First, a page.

Ingredients:  All the toys at their disposal; a climbing rope (or several dressing gown cords tied together)

The Big Sell: Me to the kids: “I’m bored, what can we play?”


My two boys never fail to amaze me, they came up with two fabulous games this weekend which I had to share.

3 year olds game: Let’s Play “Staircase Mountaineering”

Spotting his Dad’s length of climbing rope which I had been using for an Antarctic Explorers workshop, he asked me to tie it securely to the top rung of the banisters, and we proceeded to spend the next half an hour playing mountaineering down the stairs. This involved finding Arctic cuddly toys (a seal and penguin), making a basket of explorer food and flask of hot chocolate, practicing creating echoes “Can you hear me, can you hear me, can you hear me…” whilst travelling up and down the stairs holding on to the rope. I hasten to add our many adventures were heavily supervised (never leave kids and rope alone obviously!) but provided some excellent rainy day exercise and lots of educational conversations about what explorers used to eat (pemmikin and chocolate), how cold the Polar regions are, Arctic food chains, etc… all whilst sitting in the clouds perched on the top stair.

7 year olds game: Let’s play “Our Home Museum & Art Gallery”

Totally invented and delivered by my eldest, I was merely required as a Museum Visitor. I had to patiently wait for the Tour to start in the Waiting Room (dining room) before I was led around the various sections of the Museum (rooms of our house) to see the Dinosaur period (lots of plastic dinosaurs arranged on a shelf), Soldier section (Toy Story small soldiers arranged in battle pose), art gallery (his own art displayed on the walls), Victorian childhood section (rather profusely populated play room covered in lots of plastic, but at least he did try and steer me towards the wooden toys!) and finally taken to the Shop. Here he came into his own as he tried to persuade me a small box of gifts was a steal at only £7.50 (I declined). Again, wonderful opportunities for some two way educational conversations here about history (Me: “And when was the Jurassic period?” Him: “Oh well, at least a thousand years ago!”), and a chance for me to see how much school and our museum trips have inspired him.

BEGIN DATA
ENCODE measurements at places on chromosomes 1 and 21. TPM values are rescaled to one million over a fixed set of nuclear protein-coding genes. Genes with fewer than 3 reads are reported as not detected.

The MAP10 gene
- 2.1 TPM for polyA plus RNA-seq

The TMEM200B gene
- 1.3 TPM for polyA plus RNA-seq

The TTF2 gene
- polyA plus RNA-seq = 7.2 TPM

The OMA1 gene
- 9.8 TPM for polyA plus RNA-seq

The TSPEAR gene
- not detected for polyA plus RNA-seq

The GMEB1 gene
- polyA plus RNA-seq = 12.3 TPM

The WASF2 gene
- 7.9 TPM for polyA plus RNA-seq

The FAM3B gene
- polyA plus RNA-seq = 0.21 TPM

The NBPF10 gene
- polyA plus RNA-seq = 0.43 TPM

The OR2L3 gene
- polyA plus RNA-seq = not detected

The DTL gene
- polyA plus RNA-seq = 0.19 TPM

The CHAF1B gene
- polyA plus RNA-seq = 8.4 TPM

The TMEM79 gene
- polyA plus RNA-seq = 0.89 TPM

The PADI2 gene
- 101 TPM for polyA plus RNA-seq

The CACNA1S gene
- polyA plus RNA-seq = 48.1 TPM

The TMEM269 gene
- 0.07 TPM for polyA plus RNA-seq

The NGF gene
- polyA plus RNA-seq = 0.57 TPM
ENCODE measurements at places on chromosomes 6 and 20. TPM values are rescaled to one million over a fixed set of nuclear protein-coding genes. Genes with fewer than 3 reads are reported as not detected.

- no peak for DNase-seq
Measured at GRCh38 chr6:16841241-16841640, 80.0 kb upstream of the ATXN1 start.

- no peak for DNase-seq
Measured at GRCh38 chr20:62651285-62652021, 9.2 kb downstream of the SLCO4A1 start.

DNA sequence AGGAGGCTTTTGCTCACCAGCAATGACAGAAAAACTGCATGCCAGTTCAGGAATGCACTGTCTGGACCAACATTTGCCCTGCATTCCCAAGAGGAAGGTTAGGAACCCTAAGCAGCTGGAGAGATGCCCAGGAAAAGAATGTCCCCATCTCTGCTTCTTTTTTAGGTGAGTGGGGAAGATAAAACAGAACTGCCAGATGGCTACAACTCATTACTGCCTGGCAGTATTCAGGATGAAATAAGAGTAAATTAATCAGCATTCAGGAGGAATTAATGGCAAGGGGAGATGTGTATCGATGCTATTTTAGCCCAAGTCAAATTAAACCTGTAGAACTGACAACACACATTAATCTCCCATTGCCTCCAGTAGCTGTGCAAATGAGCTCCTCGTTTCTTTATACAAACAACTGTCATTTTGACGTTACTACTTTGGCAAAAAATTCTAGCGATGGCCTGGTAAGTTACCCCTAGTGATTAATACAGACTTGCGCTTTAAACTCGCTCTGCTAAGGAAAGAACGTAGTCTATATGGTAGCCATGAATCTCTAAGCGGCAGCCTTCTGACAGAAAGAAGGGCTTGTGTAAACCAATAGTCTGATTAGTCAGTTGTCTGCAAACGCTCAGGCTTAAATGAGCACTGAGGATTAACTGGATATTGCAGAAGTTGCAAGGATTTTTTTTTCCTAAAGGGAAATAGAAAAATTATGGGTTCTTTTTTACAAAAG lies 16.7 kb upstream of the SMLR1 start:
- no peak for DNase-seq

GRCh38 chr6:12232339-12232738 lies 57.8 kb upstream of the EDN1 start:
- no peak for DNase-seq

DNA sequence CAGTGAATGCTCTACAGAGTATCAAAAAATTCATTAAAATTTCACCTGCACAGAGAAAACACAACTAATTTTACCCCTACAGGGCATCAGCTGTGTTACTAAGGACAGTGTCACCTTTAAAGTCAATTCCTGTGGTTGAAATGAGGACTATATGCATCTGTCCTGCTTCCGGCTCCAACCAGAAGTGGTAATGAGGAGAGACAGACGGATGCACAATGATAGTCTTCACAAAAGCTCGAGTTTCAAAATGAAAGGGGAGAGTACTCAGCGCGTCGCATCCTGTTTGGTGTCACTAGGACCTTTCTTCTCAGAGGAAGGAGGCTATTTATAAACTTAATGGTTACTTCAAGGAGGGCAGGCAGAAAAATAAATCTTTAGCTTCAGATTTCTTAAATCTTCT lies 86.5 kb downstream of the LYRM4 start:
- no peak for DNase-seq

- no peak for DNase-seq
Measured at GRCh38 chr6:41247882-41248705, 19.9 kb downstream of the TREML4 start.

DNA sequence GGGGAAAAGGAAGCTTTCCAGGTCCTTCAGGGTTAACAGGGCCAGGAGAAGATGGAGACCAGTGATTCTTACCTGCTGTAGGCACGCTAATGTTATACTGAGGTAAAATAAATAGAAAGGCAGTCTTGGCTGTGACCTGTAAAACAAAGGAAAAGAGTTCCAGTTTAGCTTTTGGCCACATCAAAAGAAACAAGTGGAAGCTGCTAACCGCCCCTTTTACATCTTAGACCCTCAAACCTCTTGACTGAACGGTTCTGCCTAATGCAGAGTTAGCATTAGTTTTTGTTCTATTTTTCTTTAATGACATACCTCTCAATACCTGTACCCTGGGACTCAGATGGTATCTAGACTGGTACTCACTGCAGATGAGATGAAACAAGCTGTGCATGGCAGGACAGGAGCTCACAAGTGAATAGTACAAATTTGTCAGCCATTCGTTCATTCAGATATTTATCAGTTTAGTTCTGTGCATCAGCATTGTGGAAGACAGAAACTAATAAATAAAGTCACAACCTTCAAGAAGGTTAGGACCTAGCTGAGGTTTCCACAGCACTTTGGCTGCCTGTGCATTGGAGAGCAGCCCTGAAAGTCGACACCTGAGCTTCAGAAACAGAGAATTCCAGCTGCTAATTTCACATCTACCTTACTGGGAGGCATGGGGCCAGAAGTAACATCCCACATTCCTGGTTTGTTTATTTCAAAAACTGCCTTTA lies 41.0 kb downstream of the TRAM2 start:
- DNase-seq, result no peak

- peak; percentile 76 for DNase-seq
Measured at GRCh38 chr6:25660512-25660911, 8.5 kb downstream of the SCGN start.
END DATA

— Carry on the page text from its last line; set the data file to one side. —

The verdict: Sometimes kids come up with the best stuff without us interfering at all. I learn something new every day from them!

Catchphrase: My little salesman: “Well, the museum entry was free, so I really think you ought to spend some money in the shop!”

Left wanting more?

  • One thing I do to help this kind of play along, is to not allow their toys to dissolve into a horrible hybrid mess, but to organise them according to theme (sea, dinosaurs, vehicles, space etc..) in lots of pretty bags and boxes. I’ve always suspected, if you can manage to tidy and present them nicely as often as possible, the children see their toys as valuable rather than junk!